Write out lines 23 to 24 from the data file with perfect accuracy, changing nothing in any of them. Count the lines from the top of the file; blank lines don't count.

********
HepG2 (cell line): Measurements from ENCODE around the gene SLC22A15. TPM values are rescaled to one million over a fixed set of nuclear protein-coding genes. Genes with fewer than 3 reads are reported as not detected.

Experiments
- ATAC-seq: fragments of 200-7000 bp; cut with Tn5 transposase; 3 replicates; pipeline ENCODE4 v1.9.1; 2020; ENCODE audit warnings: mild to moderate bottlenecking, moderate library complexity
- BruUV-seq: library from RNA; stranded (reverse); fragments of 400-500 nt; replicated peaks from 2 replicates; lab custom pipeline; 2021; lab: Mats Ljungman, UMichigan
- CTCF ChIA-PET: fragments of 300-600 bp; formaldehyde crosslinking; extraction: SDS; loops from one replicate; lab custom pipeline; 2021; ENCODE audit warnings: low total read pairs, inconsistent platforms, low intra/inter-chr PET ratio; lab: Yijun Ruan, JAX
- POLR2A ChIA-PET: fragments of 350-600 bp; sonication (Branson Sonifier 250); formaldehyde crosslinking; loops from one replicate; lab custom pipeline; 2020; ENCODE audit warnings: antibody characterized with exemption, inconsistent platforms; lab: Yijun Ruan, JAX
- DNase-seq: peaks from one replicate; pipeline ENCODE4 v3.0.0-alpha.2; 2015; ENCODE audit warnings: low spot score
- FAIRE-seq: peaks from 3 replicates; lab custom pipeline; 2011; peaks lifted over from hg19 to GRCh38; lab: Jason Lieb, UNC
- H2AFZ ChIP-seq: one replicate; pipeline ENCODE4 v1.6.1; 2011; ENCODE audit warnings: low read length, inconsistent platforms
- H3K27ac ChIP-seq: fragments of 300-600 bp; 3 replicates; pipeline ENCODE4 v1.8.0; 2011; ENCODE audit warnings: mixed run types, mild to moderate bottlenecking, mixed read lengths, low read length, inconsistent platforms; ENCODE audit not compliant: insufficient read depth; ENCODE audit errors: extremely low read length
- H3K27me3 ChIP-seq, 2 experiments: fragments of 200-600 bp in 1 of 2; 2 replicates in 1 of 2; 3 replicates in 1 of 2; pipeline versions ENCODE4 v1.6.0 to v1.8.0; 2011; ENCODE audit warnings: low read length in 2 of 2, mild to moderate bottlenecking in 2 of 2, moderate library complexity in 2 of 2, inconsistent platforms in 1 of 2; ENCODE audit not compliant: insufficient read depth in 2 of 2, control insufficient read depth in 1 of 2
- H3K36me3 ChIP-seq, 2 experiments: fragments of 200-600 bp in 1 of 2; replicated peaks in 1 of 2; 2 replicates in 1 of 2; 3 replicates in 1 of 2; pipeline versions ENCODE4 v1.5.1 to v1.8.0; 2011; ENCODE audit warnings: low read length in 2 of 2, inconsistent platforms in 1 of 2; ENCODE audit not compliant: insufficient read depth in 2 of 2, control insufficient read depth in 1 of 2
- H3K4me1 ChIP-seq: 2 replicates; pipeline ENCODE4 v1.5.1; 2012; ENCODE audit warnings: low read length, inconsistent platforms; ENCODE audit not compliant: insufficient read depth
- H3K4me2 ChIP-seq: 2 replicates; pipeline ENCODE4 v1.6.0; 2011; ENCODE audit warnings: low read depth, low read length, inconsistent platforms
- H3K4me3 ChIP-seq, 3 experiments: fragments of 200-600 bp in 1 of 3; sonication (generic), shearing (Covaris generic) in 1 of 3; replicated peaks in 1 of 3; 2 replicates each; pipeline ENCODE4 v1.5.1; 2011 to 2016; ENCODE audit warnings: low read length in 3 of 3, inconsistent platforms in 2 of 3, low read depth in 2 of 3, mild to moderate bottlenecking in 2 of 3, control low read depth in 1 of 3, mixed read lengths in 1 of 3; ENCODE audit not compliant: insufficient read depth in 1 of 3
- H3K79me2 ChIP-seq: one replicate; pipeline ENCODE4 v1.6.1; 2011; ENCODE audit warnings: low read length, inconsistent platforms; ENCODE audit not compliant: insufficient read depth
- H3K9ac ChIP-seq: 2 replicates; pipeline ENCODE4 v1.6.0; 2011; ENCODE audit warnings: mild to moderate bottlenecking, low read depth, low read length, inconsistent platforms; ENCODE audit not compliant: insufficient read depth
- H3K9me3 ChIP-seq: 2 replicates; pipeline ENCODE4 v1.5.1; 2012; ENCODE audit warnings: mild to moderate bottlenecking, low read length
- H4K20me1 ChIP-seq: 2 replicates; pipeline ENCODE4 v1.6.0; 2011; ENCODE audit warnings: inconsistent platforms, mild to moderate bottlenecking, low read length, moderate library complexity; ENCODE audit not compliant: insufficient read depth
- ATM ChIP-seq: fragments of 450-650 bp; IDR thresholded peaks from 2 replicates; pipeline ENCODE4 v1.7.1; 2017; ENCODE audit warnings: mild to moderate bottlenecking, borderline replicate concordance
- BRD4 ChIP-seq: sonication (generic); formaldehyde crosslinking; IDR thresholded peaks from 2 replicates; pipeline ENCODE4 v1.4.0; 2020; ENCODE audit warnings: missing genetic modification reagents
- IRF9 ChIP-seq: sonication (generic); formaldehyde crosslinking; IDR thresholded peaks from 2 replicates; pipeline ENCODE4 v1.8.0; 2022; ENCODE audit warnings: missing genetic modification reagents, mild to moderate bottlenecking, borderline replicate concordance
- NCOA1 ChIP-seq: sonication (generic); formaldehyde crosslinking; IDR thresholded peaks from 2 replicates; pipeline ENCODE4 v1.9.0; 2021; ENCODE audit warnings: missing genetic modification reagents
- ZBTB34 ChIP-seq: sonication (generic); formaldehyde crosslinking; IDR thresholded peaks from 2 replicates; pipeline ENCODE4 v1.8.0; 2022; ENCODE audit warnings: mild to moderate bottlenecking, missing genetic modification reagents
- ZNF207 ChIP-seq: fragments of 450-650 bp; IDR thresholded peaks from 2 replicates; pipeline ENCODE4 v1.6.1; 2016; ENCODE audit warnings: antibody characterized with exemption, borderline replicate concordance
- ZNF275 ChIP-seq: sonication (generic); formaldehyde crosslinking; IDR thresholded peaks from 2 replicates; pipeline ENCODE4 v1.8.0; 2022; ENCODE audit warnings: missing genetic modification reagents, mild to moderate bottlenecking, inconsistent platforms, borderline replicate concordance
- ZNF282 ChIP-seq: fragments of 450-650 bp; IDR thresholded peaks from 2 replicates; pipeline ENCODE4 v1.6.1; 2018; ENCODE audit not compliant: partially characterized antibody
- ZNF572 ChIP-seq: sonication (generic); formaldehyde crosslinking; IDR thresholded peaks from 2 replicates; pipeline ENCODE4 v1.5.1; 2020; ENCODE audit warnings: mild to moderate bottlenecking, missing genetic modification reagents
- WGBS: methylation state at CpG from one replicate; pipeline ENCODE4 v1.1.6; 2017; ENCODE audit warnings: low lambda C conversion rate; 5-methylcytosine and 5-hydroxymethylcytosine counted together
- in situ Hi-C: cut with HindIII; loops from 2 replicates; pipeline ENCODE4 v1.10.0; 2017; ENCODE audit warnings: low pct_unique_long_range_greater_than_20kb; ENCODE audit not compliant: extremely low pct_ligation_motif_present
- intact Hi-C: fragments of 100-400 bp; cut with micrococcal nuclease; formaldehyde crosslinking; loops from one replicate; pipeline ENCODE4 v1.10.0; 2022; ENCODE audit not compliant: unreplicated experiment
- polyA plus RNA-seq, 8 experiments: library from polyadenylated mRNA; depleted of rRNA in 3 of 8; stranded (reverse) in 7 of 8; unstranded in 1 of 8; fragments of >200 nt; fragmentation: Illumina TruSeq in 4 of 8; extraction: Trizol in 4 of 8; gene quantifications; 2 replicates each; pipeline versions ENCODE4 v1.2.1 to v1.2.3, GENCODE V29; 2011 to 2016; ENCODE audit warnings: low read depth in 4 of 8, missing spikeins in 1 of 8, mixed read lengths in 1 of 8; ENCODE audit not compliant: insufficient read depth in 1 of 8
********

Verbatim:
- NCOA1 ChIP-seq: sonication (generic); formaldehyde crosslinking; IDR thresholded peaks from 2 replicates; pipeline ENCODE4 v1.9.0; 2021; ENCODE audit warnings: missing genetic modification reagents
- ZBTB34 ChIP-seq: sonication (generic); formaldehyde crosslinking; IDR thresholded peaks from 2 replicates; pipeline ENCODE4 v1.8.0; 2022; ENCODE audit warnings: mild to moderate bottlenecking, missing genetic modification reagents